|Born||20 July 1304
|Died||19 July 1374
Francesco Petrarca (July 20, 1304 – July 19, 1374), known in English as Petrarch, was an Italian scholar, poet, and one of the earliest Renaissance humanists. Petrarch is often popularly called the "father of humanism". Based on Petrarch's works, and to a lesser extent those of Dante Alighieri and Giovanni Boccaccio, Pietro Bembo in the 16th century created the model for the modern Italian language. Petrarch is credited with developing the sonnet with his Canzoniere to a level of perfection that would be unsurpassed to this day and spreading its use to other European languages. His sonnets were admired and imitated throughout Europe during the Renaissance and became a model for lyrical poetry. Petrarch was also known for being one of the first people to call the Middle Ages the Dark Ages, although the negative myth as we know it today is largely the legacy of romantic literature.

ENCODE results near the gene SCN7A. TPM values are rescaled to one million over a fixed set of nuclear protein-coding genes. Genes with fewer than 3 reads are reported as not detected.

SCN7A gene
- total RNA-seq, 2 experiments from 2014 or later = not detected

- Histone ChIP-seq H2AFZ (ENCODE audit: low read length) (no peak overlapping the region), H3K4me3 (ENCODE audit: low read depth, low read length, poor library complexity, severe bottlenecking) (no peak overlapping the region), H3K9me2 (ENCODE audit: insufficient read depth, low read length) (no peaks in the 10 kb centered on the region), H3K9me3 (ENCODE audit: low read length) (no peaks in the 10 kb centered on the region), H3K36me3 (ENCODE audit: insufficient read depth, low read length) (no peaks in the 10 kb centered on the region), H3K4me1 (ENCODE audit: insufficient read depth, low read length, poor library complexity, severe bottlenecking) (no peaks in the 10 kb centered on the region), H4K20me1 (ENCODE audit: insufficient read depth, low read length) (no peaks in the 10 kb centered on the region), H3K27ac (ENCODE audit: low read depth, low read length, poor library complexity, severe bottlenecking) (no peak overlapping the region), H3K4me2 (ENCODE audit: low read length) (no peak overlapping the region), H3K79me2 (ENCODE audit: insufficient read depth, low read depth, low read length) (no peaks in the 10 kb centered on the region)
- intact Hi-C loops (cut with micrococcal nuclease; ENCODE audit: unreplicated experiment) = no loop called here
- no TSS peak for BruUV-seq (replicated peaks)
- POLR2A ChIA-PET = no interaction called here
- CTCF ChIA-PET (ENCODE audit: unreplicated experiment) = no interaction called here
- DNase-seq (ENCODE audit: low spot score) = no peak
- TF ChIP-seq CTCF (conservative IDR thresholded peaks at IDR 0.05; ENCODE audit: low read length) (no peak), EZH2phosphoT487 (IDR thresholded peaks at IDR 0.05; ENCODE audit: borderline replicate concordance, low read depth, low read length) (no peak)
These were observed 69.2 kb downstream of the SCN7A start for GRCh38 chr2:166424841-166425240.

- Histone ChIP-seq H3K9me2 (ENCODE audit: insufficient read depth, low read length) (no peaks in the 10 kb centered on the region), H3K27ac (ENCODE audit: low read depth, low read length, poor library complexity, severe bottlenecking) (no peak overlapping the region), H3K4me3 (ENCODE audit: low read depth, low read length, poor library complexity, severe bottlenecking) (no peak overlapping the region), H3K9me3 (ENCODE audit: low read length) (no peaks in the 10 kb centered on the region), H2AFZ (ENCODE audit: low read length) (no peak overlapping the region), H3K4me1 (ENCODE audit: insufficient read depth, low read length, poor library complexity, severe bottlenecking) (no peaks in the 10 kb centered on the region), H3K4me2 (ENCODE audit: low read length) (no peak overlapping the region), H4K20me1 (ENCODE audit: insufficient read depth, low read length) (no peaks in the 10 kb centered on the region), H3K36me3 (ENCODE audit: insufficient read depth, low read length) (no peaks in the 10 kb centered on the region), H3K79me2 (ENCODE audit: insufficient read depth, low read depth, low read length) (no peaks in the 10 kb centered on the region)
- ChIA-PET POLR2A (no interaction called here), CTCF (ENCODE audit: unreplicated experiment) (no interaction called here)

References[change | edit source]
- There are many popular examples, for a recent one this review of Carol Quillen's Rereading the Renaissance
Other websites[change | edit source]
- Canzoniere (different edition) and other works
- Petrarch and Laura Multi-lingual site including many translated works (letters, poems, books) in the public domain and biography, pictures, music.
- Petrarch from the Catholic Encyclopedia.
- Excerpts from his works and letters
- The Petrarchan Grotto
- Francesco Petrarca (Petrarch) (1304-1374)
- Works by Petrarch at Project Gutenberg
- Poems From The Canzoniere, translated by Tony Kline.
- Petrarch - the poet who lost his head April 6, 2004 article in The Guardian regarding the exhumation of Petrarch's remains.
- Francesco Petrarca at The Online Library of Liberty
- De remediis utriusque fortunae, Cremonae, B. de Misintis ac Caesaris Parmensis, 1492. (Vicifons)
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